When Azzi Fudd catches the ball, she has this look. It starts with her eyebrows. They sink a little lower, point inward to the middle. Her eyes and her lips tighten.
You can tell she's about to attack.
"Azzi's a big con artist," says Amaziah Diggs, her former coach at Arlington Travel Basketball, a boys eighth-grade team. "She has this million-dollar smile. She's a big jokester.
"But when she gets on the court, she's a maniac."
The kind of "maniac" every college coach is after. The kind who dropped 41 points in back-to-back games as a freshman last season. The kind who is big, strong and positionless and can defend.
The 5'11" sophomore guard has led St. John's College High School (Washington, D.C.) to a 13-1 record this season and the No. 3 ranking on USA Today's Super 25, averaging 28.1 points, 6.1 rebounds, two steals and two blocks while shooting a blistering 55 percent from both the field and three-point range.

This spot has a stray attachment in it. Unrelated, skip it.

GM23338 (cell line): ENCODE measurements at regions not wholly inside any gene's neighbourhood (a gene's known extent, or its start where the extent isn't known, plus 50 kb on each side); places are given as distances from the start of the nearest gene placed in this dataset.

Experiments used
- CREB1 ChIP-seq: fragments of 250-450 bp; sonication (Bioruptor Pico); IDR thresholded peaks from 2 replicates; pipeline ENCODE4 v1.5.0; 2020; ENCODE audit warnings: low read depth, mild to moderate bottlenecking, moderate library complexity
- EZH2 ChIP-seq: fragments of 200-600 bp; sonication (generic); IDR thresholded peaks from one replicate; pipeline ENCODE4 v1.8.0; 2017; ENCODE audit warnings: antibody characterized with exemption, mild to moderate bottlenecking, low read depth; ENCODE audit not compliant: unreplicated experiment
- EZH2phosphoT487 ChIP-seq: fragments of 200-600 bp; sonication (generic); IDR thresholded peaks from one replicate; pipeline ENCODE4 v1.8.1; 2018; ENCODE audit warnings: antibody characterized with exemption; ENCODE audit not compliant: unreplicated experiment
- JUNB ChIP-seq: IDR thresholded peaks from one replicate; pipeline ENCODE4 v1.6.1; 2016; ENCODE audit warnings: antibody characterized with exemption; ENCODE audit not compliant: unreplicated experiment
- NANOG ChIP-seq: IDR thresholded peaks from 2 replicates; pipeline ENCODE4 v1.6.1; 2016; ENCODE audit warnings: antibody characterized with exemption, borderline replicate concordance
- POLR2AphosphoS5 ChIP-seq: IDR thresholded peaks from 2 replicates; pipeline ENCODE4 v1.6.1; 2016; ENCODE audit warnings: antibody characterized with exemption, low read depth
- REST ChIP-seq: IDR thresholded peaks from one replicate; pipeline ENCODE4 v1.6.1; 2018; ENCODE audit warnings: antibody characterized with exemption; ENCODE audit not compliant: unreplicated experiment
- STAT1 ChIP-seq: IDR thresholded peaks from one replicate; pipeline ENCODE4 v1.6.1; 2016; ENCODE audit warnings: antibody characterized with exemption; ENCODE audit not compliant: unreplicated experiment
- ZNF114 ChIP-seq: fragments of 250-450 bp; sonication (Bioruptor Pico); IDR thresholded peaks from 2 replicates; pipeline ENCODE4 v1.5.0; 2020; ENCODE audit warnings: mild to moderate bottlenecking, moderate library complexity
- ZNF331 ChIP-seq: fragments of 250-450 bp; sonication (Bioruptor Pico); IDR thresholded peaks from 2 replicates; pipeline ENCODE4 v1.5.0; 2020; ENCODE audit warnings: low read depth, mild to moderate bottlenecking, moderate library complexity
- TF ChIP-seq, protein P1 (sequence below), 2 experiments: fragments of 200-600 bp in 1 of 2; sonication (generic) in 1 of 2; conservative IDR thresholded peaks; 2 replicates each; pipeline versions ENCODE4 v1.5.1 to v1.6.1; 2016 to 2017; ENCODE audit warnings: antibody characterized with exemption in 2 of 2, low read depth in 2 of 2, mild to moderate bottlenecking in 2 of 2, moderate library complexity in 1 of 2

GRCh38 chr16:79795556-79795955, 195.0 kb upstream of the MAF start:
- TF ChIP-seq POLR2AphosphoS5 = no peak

She has a true jump shot—fluid, textbook, released at its peak—and can score at the rim, from mid-range and outside. Once, against Georgetown Visitation Preparatory School, she rained 10 threes, finishing with 36 points.
And yet, Fudd, the nation's top 2021 prospect, dominates quietly. Surprisingly. She'll take over games without overwhelming them, like she's moving fast and slowly at the same time.
Jonathan Scribner, her coach at St. John's College High, compares her to Maya Moore.
"When Azzi doesn't make shots, you're literally surprised that the ball doesn't go in," Scribner says. "She's smooth, efficient, consistent."
The comparisons to Moore are high praise for a 16-year-old who we haven't even seen play against college competition, much less pro. But she plays like an upperclassman. She won the gold medal with Team USA's U-16 squad in Buenos Aires in 2017 as the only 14-year-old to make the squad and also played for USA's U-17 team in 2018.